VC Funding Soars in Saudi Arabia, Propelled by Fintech

VC Funding Soars in Saudi Arabia, Propelled by Fintech

2022 was a record-breaking year for venture capital (VC) investment in Saudi Arabia. Startups in the country secured a total of US$987 million across 144 deals, representing a staggering 72% increase in funding volume compared with 2021, according to a new report by Magnitt, a startup and venture investment data platform focused on the Middle East, and Saudi Venture Capital, a government VC fund.

Five year venture funding evolution in Saudi Arabia, Source: 2022 Saudi Arabia Venture Capital Report, Magnitt, Jan 2023

Five year venture funding evolution in Saudi Arabia, Source: 2022 Saudi Arabia Venture Capital Report, Magnitt, Jan 2023

Fintech led the charts for funding and total deal number, accounting for 24% of all Saudi Arabia startup funding in 2022 and securing a total of US$239 million raised across 28 deals. The sum represents an impressive 167% increase compared with 2021, and pushed fintech two places up to overtake edtech and e-commerce to become the most funded startup industry in Saudi Arabia.

Top industries by total funding (US$) in Saudi Arabia in 2022, Source: 2022 Saudi Arabia Venture Capital Report, Magnitt, Jan 2023

Top industries by total funding (US$) in Saudi Arabia in 2022, Source: 2022 Saudi Arabia Venture Capital Report, Magnitt, Jan 2023

The fintech funding momentum in Saudi Arabia was driven by mega-rounds of US$100 million and over closed by fast-growing startups including Foodics and Tamara.

Foodics, a cloud-based technology and payments platform for restaurants in the Middle East and North Africa (MENA) region, secured in April a US$170 million Series C – the largest round of the year in Saudi Arabia, and the third-largest in MENA. The company said at the time that it would use the proceeds for its regional and international expansion plan, including its mergers and acquisitions (M&A) strategy to increase market penetration.

Tamara, a buy now, pay later (BNPL) startup, closed a US$100 million Series B in August after recording a tenfold year-on-year (YoY) increase in revenue. The company, which clocks over three million customers, said it will be using the capital to expand its product offering across payments and shopping, in addition to launching in new markets.

Other notable fintech deals closed in 2022 included HyperPay’s US$36.8 million funding round, Lean Technologies’ US$33 million Series A, and Manafa Capital’s US$28.3 million Series A.

HyperPay is an e-commerce payments services provider in MENA; Lean Technologies is an open banking startup; and Manafa Capital is a licensed finance company specialized in debt-based crowdfunding.

New government initiatives gives fintech a boost

2022 also saw numerous initiatives being introduced by the Saudi Central Bank (SAMA) and the Capital Market Authority, further boosting fintech development and fueling bullishness on the sector.

SAMA released its Open Banking Framework in November, issuing a comprehensive set of legislation, regulatory guidelines and technical standards for data sharing. This was followed, in January 2023, by the launch of the Open Banking Lab, an initiative aimed at accelerating the development and adoption of open banking services by providing industry players with a technical testing environment to develop, test, and certify their open banking services to ensure compatibility with the Open Banking Framework.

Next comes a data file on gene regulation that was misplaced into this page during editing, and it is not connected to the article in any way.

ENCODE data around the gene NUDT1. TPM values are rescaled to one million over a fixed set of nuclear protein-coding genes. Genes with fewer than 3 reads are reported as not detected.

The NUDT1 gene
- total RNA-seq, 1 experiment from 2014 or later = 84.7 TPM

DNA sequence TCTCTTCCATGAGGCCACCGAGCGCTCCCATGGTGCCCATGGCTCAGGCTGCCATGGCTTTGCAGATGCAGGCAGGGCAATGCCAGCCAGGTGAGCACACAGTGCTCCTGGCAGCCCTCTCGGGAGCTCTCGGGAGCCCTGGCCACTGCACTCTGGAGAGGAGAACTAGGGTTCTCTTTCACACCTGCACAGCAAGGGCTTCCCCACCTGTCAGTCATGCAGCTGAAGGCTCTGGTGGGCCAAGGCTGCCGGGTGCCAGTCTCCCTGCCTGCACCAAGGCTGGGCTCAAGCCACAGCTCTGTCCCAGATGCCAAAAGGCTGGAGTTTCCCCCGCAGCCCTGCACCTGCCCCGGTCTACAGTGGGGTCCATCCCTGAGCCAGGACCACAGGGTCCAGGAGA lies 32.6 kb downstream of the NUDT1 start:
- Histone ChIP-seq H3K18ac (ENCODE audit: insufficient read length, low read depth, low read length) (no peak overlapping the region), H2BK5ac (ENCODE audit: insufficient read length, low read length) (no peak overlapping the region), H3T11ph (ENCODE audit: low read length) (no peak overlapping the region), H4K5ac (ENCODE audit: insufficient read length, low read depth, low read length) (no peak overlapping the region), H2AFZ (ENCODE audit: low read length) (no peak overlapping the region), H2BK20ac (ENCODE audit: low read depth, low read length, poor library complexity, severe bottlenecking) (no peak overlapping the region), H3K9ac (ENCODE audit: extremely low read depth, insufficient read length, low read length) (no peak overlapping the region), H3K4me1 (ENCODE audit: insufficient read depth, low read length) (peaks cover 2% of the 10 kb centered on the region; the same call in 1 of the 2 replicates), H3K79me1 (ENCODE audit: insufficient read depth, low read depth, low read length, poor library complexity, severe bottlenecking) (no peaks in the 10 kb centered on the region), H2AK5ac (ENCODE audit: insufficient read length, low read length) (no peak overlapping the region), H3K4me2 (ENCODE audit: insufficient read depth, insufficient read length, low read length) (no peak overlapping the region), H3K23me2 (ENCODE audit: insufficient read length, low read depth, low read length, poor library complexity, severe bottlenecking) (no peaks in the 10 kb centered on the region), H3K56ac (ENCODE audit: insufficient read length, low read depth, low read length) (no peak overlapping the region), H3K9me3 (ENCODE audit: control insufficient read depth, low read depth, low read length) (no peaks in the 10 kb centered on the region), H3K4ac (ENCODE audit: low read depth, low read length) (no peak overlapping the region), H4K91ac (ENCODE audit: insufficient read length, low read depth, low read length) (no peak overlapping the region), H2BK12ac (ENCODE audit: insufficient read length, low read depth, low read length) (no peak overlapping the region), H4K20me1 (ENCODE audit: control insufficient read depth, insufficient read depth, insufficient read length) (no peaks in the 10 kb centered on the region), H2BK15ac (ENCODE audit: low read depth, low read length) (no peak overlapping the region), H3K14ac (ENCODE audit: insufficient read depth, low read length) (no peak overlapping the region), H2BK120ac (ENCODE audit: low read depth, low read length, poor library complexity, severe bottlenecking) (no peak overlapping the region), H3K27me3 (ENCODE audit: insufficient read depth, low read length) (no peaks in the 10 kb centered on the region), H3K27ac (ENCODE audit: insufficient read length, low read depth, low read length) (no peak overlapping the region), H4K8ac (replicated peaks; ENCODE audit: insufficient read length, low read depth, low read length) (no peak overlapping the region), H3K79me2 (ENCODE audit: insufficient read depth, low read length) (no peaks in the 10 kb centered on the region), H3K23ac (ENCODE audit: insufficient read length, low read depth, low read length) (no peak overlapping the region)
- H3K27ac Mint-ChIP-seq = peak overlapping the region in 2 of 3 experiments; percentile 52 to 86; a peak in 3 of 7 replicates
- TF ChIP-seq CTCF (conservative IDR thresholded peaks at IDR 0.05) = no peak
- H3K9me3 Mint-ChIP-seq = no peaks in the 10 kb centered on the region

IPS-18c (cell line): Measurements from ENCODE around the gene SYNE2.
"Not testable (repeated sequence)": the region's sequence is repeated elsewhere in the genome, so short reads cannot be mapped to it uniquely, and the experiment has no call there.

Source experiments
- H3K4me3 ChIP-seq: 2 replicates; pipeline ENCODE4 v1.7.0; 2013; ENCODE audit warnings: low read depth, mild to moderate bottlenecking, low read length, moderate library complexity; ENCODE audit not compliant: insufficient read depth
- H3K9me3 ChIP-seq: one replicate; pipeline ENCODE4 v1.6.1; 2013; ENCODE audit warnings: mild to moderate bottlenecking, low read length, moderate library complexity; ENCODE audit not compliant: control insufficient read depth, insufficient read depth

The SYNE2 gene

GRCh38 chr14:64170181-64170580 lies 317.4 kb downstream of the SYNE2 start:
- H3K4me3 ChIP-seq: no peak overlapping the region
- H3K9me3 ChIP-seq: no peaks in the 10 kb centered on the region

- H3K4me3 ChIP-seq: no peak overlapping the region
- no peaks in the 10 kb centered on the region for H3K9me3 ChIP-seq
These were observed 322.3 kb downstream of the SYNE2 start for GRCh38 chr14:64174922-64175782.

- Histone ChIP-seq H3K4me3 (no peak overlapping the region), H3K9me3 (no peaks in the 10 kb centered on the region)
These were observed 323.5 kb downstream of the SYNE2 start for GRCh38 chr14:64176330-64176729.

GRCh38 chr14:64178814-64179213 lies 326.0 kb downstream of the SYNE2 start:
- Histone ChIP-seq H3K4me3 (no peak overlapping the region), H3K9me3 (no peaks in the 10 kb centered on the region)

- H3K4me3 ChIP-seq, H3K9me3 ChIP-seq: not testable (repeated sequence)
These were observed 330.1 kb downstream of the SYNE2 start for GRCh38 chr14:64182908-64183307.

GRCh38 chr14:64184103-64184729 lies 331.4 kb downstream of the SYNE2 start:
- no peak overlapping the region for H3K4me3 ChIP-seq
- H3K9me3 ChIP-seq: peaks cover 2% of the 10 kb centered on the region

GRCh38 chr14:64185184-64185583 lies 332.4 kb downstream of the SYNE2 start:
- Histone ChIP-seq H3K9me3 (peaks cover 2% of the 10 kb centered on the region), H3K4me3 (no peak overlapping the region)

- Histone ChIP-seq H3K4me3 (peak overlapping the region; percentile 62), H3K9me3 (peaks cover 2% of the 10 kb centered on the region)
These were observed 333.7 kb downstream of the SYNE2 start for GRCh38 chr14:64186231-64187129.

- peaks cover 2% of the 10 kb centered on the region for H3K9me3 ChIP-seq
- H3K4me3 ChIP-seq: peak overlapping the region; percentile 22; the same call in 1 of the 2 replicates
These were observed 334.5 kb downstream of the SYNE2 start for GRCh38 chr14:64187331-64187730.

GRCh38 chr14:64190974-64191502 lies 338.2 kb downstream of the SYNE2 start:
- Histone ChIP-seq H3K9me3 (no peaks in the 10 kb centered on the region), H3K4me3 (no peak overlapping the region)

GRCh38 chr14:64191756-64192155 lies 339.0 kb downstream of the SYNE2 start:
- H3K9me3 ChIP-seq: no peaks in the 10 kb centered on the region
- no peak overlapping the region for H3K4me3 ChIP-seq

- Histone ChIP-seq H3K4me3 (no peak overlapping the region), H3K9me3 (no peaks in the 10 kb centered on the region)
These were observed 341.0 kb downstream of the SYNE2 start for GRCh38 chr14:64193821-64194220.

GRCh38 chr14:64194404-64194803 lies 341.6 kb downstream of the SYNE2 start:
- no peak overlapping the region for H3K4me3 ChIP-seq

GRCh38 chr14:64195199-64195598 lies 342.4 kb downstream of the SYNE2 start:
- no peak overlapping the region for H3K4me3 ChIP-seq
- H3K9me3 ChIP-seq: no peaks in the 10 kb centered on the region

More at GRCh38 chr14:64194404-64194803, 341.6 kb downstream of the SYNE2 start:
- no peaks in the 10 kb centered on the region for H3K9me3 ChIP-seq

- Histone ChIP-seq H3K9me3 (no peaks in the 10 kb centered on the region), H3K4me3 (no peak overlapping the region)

SAMA licensed a total of 12 fintech companies in 2022, in addition to permitting an additional ten fintech ventures to join its regulatory sandbox.

This month, Saudi Arabia enforced its new corporate law, bringing various company-related regulations within a unified legislative format.

The Saudi ministry of commerce and CMA said the new law aims to stimulate the business environment and strengthen the regulatory environment for companies. It also provides a more effective framework for corporate governance to attract local and foreign investments, and will stimulating the growth of small and medium-sized enterprises (SMEs), the agencies said.

Saudi Arabia’s burgeoning fintech sector

Saudi Arabia’s booming fintech funding landscape came on the back of a surge in VC funding across the broader startup ecosystem. With nearly US$1 billion in funding raised in 2022, Saudi Arabia maintained its position as the second most funded nation across MENA, accounting for 31% of all MENA funding.

The United Arab Emirates (UAE) remained the region’s leader, securing a total of US$1.2 billion despite recording a YoY decline of 20%.

Across MENA, Saudi Arabia has one of the region’s most dynamic fintech sectors, which, according to official data, counted 147 active companies as of mid-2022. The number represents a 79% increase from 2021 and a 14.7-fold increase since 2018, showcasing how fast the fintech startup ecosystem has grown in just the span of four years.

According to Fintech Saudi, a body introduced in 2018 by SAMA in partnership with CMA to support the development of the local fintech ecosystem, the outlook for the sector in 2023 is optimistic.

This momentum will be driven by the forthcoming launch of three new digital banks, new open banking regulations, and the implementation of the Fintech Strategy, a national plan approved in May 2022 that aims to turn Saudi Arabia into one of the leading countries in the field of fintech, the organization said.

Of the top 15 most-well funded fintech startups in MENA, three are from Saudi Arabia: Tamara, Hala and Lean Technologies.


Featured image credit: edited from Pexels and Freepik

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